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Mayor Hamilton:  Welcome Bloomington!  Welcome all! This is a long-awaited occasion and I couldn’t be happier to be sharing it with all of you.  This is a historic night, one to remember and to tell your children and your grandchildren about. We’re gathered for the opening of this city-changing Parks project, a landmark in Bloomington’s 200-year history, an ambitious park that will transform a central swath of of our city and become a beloved destination for Bloomington families, and for visitors from miles around.

Ambitious indeed!  Yes we are! And that means all of you gathered here tonight, the fabric of our community, and the leaders who have joined me here on stage.  A transformation this ambitious doesn’t get hatched overnight. In fact, it gestates for decades. We’re going to hear from several folks this evening, and I am especially grateful that joining us to begin are some dear friends who can share Switchyard Park’s origin story, who bring very important institutional memory.  I am so glad we can hear from former Mayors Tomi Allison and John Fernandez, beginning with when the park we’re about to dedicate tonight was just a gleam in Mayor Allison’s eye:

Former Mayor Allison: While the railroad here was still active, before we knew whether CSX would abandon the historic Monon railroad line between Bedford and Bloomington, and stop using the McDoel Switchyard, right here where we’re standing, before that, we had a gleam in the eye that perhaps some day this could be a park, in part because it was in the flood plain. So with significant effort we got a signed agreement from the railroad that the City would have the ‘right of first refusal’ to buy the switchyard land. That meant, and I remember the day, 27 years ago, in 1992, that meant when I read the news that CSX was indeed planning to abandon the property, we were ready. It meant the stage was set for when that last train whistle blew, that it might signal a new start for Bloomington.  Of course, things don’t happen overnight. We got prepared, but it would be another 12 years before the final freight train left the McDoel Switchyard....and by then it was Mayor Fernandez at the helm…..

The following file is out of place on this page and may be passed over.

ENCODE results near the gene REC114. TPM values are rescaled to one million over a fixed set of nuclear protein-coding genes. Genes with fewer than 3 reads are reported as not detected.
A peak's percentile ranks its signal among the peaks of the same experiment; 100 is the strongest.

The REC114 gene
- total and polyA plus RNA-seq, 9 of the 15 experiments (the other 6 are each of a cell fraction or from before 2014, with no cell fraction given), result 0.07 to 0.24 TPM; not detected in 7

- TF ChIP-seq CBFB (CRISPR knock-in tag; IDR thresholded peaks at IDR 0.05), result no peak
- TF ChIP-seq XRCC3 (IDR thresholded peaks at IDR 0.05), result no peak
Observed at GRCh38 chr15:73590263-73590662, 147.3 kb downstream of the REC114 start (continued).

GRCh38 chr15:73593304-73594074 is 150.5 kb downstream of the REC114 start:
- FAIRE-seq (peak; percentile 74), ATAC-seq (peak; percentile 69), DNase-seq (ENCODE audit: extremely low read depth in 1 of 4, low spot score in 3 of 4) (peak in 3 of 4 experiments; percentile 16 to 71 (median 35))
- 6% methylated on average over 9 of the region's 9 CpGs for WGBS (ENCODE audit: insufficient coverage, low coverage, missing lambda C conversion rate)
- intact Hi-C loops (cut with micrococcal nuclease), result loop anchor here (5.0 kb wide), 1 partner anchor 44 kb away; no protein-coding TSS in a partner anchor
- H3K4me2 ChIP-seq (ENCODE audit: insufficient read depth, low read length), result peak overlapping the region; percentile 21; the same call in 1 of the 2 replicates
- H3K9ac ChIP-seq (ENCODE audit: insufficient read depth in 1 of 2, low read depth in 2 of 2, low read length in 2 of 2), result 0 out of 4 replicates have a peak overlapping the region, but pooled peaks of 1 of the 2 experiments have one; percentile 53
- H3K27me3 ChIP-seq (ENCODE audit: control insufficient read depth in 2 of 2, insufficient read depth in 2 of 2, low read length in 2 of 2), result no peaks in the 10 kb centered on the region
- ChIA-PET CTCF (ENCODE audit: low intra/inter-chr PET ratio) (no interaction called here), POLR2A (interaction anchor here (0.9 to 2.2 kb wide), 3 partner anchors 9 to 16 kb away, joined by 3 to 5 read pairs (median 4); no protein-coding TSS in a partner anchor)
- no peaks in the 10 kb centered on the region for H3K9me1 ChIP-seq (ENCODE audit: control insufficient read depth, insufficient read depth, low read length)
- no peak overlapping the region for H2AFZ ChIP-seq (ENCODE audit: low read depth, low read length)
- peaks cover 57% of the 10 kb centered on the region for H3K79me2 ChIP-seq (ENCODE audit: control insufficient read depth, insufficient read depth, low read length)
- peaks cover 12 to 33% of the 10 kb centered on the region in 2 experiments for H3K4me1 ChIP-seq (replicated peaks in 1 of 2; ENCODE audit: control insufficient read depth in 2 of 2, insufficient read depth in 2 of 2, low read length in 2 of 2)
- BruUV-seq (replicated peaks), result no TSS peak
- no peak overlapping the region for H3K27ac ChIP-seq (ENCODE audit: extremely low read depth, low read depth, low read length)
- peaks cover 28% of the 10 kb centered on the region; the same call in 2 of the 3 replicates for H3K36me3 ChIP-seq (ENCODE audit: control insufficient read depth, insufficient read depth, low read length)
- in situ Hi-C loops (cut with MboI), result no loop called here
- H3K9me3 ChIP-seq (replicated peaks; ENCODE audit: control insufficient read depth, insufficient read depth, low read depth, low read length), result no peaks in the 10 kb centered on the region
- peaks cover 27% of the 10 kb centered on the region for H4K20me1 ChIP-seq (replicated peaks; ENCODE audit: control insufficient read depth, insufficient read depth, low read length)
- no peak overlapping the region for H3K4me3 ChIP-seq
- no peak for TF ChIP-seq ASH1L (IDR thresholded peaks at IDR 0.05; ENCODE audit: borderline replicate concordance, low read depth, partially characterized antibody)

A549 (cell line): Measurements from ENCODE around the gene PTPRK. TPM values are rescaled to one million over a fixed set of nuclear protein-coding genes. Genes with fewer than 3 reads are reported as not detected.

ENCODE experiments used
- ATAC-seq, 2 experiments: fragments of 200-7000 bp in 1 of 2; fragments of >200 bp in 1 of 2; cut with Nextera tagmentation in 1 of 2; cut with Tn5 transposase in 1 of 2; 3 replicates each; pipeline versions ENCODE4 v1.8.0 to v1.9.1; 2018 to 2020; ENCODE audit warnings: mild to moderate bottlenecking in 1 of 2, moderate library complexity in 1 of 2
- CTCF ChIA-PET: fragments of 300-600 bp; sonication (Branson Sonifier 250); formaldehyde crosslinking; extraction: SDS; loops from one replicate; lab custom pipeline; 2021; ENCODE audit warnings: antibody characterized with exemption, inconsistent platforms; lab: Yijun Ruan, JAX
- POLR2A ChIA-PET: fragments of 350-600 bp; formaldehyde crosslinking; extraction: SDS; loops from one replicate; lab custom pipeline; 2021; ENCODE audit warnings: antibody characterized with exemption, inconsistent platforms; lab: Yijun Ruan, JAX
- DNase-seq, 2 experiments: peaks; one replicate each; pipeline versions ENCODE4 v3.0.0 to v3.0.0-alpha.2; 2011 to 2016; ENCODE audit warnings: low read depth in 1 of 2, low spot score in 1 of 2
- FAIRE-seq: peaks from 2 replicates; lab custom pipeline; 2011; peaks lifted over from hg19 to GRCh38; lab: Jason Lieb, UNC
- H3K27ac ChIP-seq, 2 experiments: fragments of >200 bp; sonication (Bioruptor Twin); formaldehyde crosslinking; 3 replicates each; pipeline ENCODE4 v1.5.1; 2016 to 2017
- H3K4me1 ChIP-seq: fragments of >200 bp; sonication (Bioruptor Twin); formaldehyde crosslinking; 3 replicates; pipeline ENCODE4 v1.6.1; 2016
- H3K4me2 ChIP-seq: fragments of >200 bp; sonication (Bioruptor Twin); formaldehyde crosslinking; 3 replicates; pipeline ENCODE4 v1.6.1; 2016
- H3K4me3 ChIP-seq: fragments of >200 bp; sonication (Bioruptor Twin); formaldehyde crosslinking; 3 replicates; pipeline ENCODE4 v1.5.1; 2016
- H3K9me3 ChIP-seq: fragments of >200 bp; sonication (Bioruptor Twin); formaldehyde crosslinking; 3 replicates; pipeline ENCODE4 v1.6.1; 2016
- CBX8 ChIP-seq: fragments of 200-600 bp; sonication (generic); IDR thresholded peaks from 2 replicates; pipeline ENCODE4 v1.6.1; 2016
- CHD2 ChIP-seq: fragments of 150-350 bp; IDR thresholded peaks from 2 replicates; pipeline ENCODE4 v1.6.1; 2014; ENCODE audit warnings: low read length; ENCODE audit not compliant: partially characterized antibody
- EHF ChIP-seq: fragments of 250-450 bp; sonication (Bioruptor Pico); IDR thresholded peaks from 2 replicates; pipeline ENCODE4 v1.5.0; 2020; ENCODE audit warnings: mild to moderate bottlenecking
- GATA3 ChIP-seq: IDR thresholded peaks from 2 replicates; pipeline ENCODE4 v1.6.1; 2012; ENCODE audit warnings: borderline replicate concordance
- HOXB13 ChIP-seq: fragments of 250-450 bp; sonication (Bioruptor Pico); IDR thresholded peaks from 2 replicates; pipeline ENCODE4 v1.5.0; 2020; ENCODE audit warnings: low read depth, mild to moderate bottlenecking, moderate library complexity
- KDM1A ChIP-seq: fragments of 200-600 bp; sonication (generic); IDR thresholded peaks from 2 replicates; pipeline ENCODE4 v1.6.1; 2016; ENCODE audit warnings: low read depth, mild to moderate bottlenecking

Former Mayor Fernandez: Well Tomi, we all are grateful that you could envision the possibilities.  When I began my service as mayor, I got on board with your idea and shared that vision. Early in my tenure, we knew that it was only a matter of time before the Monon would be heading down the tracks for good. In February of 2003, 16 years ago, I announced exciting news that the City had secured a $5.4 million state grant to redevelop the McDoel Switchyard into an urban park trail.  By the end of that year, we were underway: we bought 12 acres of rail corridor from the Indiana Rail Road for $350,000. That may have seemed expensive to some at the time, but I have to tell you, and don’t you agree from this vantage point, that as we walk the B-Line and see so many people enjoy it, and see so much development embrace it, it feels like a great, great deal today?! With so many in our community, including many of whom are here today, we began the design and planning work to bring our shared vision to life.  And I’m so pleased to be here for this next chapter.